Are you ready for back to school? It's our last week of the summer blog hop and this week is all about the first week of school. Originally, this post started as a post where I was going to share with you my BOY checklists and what I do the first week of school in my classroom, but then I received a message from one of my readers asking me a great question!
Quote: I accepted a position in a new district and it's a second grade behavior self-contained class. I am very excited, yet very anxious about the beginning of the school year. I saw on your blog that your specialty is behavior and was wondering if you have any pointers for planning the first week of school and any strategies to use with students who are ED and ODD. I would really appreciate it!
So I thought it would be perfect to use her question as the focus of this post and to hopefully benefit others as well that may be going into a new year with challenging behaviors!
Here are some pointers for tackling those challenging behaviors for your new students.
Prior to the start of school
1. Review the child's IEP and check to see if there is a BIP (Behavior Intervention Plan). There should be a BIP, but it is not uncommon for there not to be one. Familiarize yourself with what the child's behaviors are, the function, settings, reinforcement menus, etc.
2. Designate a "safe spot" or a "cool down area" in your classroom where students can go to de-escalate. Make this area soothing and inviting, but safe and free of obstacles they could use to further hurt themselves. Also have an area where you can easily block and contain the student if needed.
3. Put a crisis management plan in place. Have a plan in case of crisis. For example, what will you do if the child if the child starts throwing things? Will you remove the students from the room, where will you take them, who will take them? What will the procedure be if you have a runner?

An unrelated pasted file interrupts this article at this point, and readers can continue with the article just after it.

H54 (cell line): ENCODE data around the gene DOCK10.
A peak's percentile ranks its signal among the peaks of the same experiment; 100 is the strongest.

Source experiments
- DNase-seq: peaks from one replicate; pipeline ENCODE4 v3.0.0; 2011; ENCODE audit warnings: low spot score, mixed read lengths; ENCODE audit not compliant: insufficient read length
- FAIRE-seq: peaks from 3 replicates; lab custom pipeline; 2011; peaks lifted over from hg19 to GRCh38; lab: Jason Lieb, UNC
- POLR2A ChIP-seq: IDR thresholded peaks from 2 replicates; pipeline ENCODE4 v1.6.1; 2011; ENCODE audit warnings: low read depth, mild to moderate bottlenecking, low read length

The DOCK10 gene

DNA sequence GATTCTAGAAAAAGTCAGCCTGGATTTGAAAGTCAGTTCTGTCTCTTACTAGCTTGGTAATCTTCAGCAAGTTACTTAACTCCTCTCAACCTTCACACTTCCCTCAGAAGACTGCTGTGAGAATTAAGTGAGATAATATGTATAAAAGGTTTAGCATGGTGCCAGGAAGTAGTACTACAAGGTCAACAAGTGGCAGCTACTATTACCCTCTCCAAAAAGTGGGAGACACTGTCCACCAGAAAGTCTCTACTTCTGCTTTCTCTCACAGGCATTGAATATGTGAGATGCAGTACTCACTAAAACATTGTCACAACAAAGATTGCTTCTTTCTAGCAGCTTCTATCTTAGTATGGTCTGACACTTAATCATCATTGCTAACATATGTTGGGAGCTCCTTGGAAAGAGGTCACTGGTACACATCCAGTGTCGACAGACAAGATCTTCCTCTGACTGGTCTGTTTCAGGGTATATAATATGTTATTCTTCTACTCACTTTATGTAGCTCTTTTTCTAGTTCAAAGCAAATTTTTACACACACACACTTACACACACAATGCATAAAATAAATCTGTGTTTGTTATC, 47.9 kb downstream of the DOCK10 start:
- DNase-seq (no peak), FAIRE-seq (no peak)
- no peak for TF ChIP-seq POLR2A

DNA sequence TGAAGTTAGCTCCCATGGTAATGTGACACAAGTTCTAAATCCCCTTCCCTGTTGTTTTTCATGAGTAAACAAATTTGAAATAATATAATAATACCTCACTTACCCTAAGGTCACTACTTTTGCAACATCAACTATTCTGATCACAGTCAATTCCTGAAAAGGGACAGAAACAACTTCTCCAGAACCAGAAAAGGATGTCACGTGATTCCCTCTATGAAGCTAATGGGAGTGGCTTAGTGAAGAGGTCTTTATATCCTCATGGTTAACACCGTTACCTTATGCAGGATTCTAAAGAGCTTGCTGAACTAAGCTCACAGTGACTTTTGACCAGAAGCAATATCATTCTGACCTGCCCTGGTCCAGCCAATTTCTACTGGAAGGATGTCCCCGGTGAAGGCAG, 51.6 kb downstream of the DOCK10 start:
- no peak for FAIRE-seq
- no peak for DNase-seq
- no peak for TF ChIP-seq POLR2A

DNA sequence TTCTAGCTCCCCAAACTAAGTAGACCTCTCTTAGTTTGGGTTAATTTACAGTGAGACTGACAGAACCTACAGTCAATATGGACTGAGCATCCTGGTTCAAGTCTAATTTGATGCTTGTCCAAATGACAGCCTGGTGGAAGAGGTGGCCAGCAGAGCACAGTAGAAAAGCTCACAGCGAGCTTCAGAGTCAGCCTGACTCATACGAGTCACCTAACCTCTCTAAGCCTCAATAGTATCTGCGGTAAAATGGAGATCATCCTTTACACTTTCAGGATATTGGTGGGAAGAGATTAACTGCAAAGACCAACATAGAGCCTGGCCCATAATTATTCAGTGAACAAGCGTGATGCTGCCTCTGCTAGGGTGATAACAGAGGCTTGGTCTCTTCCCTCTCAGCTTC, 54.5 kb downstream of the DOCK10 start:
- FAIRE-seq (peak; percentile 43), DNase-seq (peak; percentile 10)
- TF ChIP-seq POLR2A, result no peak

4. Have a classroom management system designed and in place to begin on the first day of school. How will you manage classroom behaviors as a whole? Clip chart, stoplight method, whole group token system, cards flipped, etc.
5. Get organized! Your unorganization can cause chaos for the ED or ODD child.
6. Share all of this information with your classroom aides and other staff that may be involved. I provide an instructional plan to my aides for each student. You can grab a copy of my instructional plan here.
On the first day of school
1. Begin building a rapport/relationship with the student from the start! Introduce yourself. Tell them how happy you are to have them in your class. Most of these students are used to not being liked and being rejected. Make them feel wanted. Begin building trust. You could even begin this process prior to the start of school, by sending them a postcard or dropping them a phone call.
2. Give the students a tour of the classroom, showing them all of the areas/centers and areas that may be off limits. Show them the cool down area and explain what it will be used for.
2. Review classroom procedures and set clear, concise expectations from the start. Remember, it is easier to lighten up than it is to toughen up! Check for understanding. For instance, after reviewing your procedures...ask the ODD child, "Ok, what are you going to do if you need a drink of water?" Child: "Raise my hand." Make sure they understand and post visuals of these rules and procedures in your classroom that they can understand.
3. Practice, practice, practice!!! Spend the first day practicing procedures. Practice walking in line, practice fire drills, practice center rotations, etc. Make it fun by making it into a game.
4. Be consistent!! Set your rules and guidelines and stick to them. Never negotiate! Consistency is key!
Dealing specifically with the ED or ODD student
1. Conduct a reinforcement assessment immediately on the first day. Hopefully if the student had a BIP, you already have a good idea of powerful reinforcements for the student. If not, you will want to conduct an assessment right away! To do this, sometimes you can just ask the student what their favorite things are. You can also ask their parents. Another way is to provide the students with free time in the classroom providing a variety of toys, games, activities, crafts, computer,etc. and sit back and watch. Let them have the run of these things.What does the child seem to be enticed by? What are they playing with the most? At the end of the school day, take these items and put them away and make them only available contingent upon good behavior. Sometimes the most powerful reinforcement for a child may even be a particular snack or even a squeeze or verbal praise, so take note of these reactions during your assessment as well. Since I'm on vacation, I don't currently have access to my reinforcement assessments, but you can locate many online.